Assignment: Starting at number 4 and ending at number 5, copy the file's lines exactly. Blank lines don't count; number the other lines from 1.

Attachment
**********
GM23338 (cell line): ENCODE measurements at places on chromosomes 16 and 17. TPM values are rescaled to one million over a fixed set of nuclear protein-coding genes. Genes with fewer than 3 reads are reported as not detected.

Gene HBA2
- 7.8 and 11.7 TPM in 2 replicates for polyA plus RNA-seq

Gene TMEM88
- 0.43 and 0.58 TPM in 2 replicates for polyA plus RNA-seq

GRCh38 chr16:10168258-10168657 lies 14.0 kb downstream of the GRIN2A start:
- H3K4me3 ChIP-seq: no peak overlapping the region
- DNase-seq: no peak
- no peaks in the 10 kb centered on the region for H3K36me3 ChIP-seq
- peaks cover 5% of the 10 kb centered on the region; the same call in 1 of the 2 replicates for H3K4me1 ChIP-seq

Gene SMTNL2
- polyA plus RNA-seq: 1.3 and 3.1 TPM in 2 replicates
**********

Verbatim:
Gene TMEM88
- 0.43 and 0.58 TPM in 2 replicates for polyA plus RNA-seq